Climate Positive Design for carbon responsible projects

Respect is one of five organisational values that the Jensen PLUS team defined together in 2021 — and incorporates respect for our environment and climate.

We do what we can to work sustainably as a team — for example, by purchasing 100% renewable electricity and becoming a carbon neutral certified business in 2020 — and we endeavour to influence our planning, landscape and urban design clients and projects to be mindful of their footprint and be kind to our planet too.

Over the last few months, Director Michael McKeown and Odette Robbins, Student Urban Planner and Designer, have been researching how to plan and build ‘Climate Positive Designs’, and in particular how to incorporate them into our street and public realm designs for clients.

paved footpath and street surfaces without any greening to absorb carbon omissions

The objective of Climate Positive Design is to sequester more carbon over their lifetime than they will emit. A worthy and aspirational goal — but can we achieve it in our urban and landscape design projects?

Michael says, ‘’We’ve always known that construction materials like concrete and steel emit carbon dioxide when they are created and shaped into footpaths (example pictured) and street furniture. And we know that trees and plants absorb carbon from the atmosphere”.

“But we never really understood the quantum of carbon it takes to make a new or redeveloped streetscape, versus the benefit of a green and leafy streetscape. Until now… and it’s not happy reading,”

Through their research, Michael and Odette have been guided by the Australian Institute of Landscape Architects’ (AILA) Climate Positive Design Guidelines, endorsed emission targets and the Climate Positive Pathfinder App to explore how they can design, plan and build carbon responsible projects.

“The Pathfinder app quantifies emissions associated with three design parameters,” says Odette.

Image: Existing conditions in the streetscape discussed in the case study — How can we avoid wasting the embodied energy in these concrete footpaths?
paved footpath and street surfaces without any greening to absorb carbon omissions

“Firstly, the embodied carbon associated with material selection and design elements, such as paving and furniture; secondly the operational impacts of a project such as maintenance; and lastly, the predicted offsets of carbon sinks achieved through planting and softscapes.”

Pathfinder produces an instantaneous carbon scorecard that allows designers to test and interrogate design scenarios and comprehend the carbon associated with certain materials.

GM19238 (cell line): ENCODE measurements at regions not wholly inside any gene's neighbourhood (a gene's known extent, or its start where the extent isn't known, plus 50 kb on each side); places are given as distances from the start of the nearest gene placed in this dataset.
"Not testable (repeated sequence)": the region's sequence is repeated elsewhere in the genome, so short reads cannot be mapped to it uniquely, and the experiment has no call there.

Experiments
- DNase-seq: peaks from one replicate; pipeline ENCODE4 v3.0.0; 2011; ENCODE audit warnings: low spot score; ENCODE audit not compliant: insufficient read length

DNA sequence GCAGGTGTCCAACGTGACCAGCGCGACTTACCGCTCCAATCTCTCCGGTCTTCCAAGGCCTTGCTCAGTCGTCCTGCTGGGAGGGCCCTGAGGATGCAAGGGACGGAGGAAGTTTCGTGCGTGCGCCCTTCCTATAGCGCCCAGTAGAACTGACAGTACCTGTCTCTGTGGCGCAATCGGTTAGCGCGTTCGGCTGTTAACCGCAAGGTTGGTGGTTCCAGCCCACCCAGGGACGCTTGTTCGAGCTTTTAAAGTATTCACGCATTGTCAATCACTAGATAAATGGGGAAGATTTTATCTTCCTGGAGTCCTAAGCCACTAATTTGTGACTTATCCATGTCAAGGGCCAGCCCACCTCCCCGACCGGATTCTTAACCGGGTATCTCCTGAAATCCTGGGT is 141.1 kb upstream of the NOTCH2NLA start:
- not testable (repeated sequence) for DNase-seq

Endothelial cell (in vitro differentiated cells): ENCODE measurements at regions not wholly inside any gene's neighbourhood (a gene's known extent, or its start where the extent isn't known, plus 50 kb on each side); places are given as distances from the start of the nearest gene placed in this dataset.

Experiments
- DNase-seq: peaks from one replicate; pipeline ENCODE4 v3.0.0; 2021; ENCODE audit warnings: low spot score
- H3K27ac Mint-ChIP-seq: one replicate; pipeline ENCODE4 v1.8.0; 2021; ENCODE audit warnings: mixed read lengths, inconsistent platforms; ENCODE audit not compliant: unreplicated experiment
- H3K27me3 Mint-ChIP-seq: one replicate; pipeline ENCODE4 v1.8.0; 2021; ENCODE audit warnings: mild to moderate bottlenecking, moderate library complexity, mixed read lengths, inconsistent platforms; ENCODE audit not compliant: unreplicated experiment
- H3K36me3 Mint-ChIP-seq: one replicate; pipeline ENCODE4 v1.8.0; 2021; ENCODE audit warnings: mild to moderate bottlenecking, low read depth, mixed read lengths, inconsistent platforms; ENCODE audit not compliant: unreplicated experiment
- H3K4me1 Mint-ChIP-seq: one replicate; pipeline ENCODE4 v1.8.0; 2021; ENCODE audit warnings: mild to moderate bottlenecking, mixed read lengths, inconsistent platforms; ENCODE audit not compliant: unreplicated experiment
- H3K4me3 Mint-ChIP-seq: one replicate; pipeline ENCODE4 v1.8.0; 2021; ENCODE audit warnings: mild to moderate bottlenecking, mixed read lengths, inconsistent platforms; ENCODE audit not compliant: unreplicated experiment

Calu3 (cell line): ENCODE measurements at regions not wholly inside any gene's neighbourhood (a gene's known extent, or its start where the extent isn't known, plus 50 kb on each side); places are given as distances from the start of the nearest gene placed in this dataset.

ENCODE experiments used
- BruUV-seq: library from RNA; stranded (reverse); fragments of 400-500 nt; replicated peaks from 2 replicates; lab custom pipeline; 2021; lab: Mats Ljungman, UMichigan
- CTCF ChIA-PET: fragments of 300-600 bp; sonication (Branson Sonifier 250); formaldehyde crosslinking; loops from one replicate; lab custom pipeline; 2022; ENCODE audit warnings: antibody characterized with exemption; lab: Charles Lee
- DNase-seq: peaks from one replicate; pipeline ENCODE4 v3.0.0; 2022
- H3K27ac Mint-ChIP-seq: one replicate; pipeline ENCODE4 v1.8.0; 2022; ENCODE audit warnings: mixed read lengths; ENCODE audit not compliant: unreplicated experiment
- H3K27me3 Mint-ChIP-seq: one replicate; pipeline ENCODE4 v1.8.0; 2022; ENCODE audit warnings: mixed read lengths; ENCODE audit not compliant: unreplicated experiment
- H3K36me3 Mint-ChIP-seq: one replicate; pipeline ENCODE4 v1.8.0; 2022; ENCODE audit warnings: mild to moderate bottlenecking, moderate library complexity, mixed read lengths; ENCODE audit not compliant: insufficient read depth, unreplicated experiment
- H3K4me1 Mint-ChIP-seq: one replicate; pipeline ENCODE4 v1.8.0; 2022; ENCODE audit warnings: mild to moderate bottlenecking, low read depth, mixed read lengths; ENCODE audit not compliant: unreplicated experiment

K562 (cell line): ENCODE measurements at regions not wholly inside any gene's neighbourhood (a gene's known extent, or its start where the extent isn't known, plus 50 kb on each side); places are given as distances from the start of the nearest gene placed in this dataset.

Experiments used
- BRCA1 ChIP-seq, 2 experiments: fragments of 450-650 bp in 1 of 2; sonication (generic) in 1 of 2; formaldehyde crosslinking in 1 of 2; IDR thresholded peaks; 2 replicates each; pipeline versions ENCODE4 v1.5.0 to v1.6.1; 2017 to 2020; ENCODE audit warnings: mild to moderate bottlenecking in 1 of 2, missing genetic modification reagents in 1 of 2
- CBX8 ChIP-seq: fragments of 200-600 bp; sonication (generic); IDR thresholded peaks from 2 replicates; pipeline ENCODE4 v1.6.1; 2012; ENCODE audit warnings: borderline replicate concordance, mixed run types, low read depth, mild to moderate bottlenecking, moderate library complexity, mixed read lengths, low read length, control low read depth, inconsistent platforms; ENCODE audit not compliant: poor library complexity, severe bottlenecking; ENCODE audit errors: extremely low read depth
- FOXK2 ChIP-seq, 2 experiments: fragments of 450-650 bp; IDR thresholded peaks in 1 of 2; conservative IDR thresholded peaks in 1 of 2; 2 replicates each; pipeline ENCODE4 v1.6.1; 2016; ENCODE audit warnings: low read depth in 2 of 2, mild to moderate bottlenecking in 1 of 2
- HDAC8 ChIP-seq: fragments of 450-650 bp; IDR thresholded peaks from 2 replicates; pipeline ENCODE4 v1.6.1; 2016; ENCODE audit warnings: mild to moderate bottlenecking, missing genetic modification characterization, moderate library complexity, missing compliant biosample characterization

“Analysis of Pathfinder data has revealed that 75% of a project’s carbon budget is confirmed during the early concept or design phases, highlighting the need to account for carbon early within the design thinking process,” says Michael.

Case study

Several Jensen PLUS projects are currently being tested in the Pathfinder app.

Map 1 (below): Regional streetscape renewal project.


“Analysis of the ‘carbon budget’ of a 230m streetscape renewal project in a regional Australian city has already instigated dynamic conversations on how our design processes can adapt when carbon is positioned at the forefront of our design thinking,” says Michael.

The findings of this particular case study include:

  • When using cost-estimates to generate a broad understanding of the projects carbon budget, the proposed design would not achieve climate positivity for 150 years!
  • By assigning percentages of the total carbon budget to proposed design elements, such as a new shared road and footpath paving, we were able to identify and test low carbon scenarios whilst simultaneously prioritising the projects design objectives.
  • Within Pathfinder we produced several design scenarios that focused on changes to material selection, increasing carbon sinks (greening) and reducing the project scope. Testing one design scenario, additional parking was removed from the project scope. The outcomes of these interventions in some cases reduced the project’s carbon impact by more than half.

Diagram 1 (below): Prioritising carbon. Shared road material scenarios and the impacts of reducing paving and increasing greening on carbon budgets.



With these results in mind, we found there is significant opportunity to redefine our approach to design thinking to improve the carbon impact of urban design projects.

We are implementing this in our processes by rethinking the first step.

  • What if, rather than erasing the old thing in order to make the new thing, we created opportunities for the old and new to new exist simultaneously at ease with one another?
  • What if, instead of demolition, we advocated for subtle interventions and artistic redefinitions?
  • What if, we account for carbon within our projects, the same way we account for budget constraints?

The answers to these questions will be fundamental for how we will evolve and structure our approach to Climate Positive Designs.

The Jensen PLUS team is committed to upholding and living our values, and respect for our climate and environment through our own practices and through our work with clients is imperative.

Look out for the next article in our climate positive design series where we explore more practical application of climate design in a new case study, coming soon!

Return to News